Tuesday, April 24th, 2012 at 3:38 PM
Image from sxc.hu user mmagallan
A 2011 MerchantCircle.com survey of over 8,000 US local business owners found email marketing cited by 35.8% as a “Top three most effective marketing or advertising method.” Likewise, the 9th Annual Merchant Survey (2010) conducted by The E-tailing Group asked merchants to list which initiatives they would be using to improve website performance. 79% chose “send more targeted email” as the top answer. No other marketing tool gives you direct interaction with clients in a platform that incorporates graphic design, valuable content, web links, and incentives like an email newsletter does.
Done right, email marketing can have a strong, positive impact on your business. Here are the strategies to ensure your email newsletter is as effective as possible.
Share great content. This is the bread and butter of effective email marketing because interesting, appealing, and humorous content compels your clients and prospects to read your e-newsletter and visit links. It takes time to produce good content, so don’t wait to pull it together at the last minute. Create a project folder for your newsletter so that you can add a new picture, feature story, or content idea whenever ideas come to you you.
Headlines and top stories don’t have to be related to your business. In fact, fun anecdotes, inspirational quotes, product reviews, pro-tips, and even editorial copy is more likely to engage your readers initially and keep them on the page. You can sell your product or service later, but try to make the first impression and subject line as intriguing as possible. Consider capitalizing key words, mentioning deals, or using friendly copy in the subject line to lure readers to open your email.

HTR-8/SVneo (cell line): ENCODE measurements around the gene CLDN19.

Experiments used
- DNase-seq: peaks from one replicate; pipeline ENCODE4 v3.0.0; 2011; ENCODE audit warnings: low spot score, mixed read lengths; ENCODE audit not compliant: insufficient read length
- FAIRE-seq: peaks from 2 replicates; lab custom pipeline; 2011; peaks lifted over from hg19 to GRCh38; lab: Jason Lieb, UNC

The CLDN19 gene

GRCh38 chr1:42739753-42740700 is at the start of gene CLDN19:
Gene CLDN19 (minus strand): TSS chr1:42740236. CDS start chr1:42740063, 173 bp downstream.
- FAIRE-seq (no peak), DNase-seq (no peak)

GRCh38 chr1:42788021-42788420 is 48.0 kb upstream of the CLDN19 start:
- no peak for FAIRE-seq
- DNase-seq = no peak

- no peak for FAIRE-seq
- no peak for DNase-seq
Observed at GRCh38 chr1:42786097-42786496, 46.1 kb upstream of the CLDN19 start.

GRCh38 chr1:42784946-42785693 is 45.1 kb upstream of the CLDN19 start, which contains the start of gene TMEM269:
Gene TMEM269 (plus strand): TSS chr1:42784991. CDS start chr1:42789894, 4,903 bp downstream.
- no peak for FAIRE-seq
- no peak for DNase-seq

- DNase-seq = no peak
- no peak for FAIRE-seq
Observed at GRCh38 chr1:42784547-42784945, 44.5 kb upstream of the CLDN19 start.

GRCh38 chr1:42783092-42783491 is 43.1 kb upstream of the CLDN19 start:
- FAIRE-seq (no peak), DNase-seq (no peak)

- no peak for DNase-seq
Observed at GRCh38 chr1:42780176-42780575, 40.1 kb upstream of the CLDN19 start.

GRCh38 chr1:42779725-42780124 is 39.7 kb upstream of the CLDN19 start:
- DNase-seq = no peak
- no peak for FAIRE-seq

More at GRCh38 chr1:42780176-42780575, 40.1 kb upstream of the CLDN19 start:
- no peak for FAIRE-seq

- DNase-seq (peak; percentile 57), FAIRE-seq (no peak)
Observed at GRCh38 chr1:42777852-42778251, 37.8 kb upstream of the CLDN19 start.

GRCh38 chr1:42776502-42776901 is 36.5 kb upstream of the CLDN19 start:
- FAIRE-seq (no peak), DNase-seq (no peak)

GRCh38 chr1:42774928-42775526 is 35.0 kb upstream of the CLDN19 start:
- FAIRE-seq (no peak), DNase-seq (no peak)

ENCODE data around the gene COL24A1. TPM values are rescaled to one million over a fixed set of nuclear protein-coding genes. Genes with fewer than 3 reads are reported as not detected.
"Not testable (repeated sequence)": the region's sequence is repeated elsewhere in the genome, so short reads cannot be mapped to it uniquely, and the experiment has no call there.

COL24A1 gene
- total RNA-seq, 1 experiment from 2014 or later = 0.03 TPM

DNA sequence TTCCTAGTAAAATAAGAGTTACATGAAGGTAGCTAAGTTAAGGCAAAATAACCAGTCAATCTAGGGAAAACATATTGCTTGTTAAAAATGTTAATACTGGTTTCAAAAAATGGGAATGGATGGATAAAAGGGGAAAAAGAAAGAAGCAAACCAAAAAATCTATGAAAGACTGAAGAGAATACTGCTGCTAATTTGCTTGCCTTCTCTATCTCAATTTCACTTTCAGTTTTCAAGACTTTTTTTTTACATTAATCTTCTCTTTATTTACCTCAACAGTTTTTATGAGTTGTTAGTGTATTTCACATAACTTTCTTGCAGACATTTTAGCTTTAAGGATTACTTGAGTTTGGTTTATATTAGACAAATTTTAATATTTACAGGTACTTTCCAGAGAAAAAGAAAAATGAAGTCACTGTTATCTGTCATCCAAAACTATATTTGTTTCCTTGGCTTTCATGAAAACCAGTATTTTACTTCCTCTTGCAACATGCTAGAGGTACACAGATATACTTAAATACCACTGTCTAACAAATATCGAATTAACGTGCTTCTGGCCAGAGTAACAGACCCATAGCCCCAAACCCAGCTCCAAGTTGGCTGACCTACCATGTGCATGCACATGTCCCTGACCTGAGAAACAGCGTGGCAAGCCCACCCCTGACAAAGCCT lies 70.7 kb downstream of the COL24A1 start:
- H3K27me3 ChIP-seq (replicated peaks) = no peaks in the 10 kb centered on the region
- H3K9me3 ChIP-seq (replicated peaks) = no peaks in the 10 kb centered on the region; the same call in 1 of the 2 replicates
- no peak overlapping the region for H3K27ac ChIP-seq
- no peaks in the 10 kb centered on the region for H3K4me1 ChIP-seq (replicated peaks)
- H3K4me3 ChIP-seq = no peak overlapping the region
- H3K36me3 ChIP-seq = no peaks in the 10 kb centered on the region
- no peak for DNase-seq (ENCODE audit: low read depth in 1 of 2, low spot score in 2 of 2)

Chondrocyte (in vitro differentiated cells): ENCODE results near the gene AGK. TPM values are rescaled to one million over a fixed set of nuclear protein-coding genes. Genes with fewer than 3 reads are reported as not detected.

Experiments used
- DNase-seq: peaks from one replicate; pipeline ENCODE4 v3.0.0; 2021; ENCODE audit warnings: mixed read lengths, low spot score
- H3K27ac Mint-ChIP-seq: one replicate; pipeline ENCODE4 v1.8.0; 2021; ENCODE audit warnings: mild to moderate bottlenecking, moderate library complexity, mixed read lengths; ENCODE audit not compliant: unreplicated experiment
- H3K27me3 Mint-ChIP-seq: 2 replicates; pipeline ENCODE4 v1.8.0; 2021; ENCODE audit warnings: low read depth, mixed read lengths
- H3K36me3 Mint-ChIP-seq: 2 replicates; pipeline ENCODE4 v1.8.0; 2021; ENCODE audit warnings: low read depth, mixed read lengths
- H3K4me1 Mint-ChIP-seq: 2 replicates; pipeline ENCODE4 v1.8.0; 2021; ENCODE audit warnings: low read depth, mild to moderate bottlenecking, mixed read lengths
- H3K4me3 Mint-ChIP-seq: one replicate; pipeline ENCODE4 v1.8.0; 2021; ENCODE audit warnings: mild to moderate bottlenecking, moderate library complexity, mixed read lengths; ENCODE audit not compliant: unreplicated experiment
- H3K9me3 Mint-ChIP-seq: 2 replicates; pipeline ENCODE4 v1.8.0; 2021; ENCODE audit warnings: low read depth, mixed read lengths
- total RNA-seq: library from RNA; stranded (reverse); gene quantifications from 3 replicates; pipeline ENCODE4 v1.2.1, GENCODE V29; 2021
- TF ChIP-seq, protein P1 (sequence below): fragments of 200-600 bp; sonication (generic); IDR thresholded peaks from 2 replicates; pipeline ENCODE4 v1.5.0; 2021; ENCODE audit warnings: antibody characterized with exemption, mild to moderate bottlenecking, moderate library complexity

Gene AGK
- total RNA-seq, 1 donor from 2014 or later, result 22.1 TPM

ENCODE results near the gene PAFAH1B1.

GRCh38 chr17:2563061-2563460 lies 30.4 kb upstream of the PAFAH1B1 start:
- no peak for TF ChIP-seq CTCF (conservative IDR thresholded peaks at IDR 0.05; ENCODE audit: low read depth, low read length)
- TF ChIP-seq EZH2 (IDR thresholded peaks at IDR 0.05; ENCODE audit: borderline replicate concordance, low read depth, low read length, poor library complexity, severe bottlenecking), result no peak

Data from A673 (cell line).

Many businesses will recycle content week after week for e-newsletters. Be wary of this, as sending emails too frequently with stale information or too many graphics will quickly lead to a rush of unsubscribes. If you must re-use content, take the time to paraphrase or rewrite your content so that it stays fresh.
Engage readers by asking for their help. This can be as simple as voting in an online poll, filling out a survey, or asking for product reviews or testimonials. You’ll e amazed how quickly your readers will offer up their time when prompted. Reader reviews and testimonials are invaluable for new businesses, and also make for great copy in subsequent newsletters. Getting readers to interact with your newsletter is the best way to make sure they open it every time.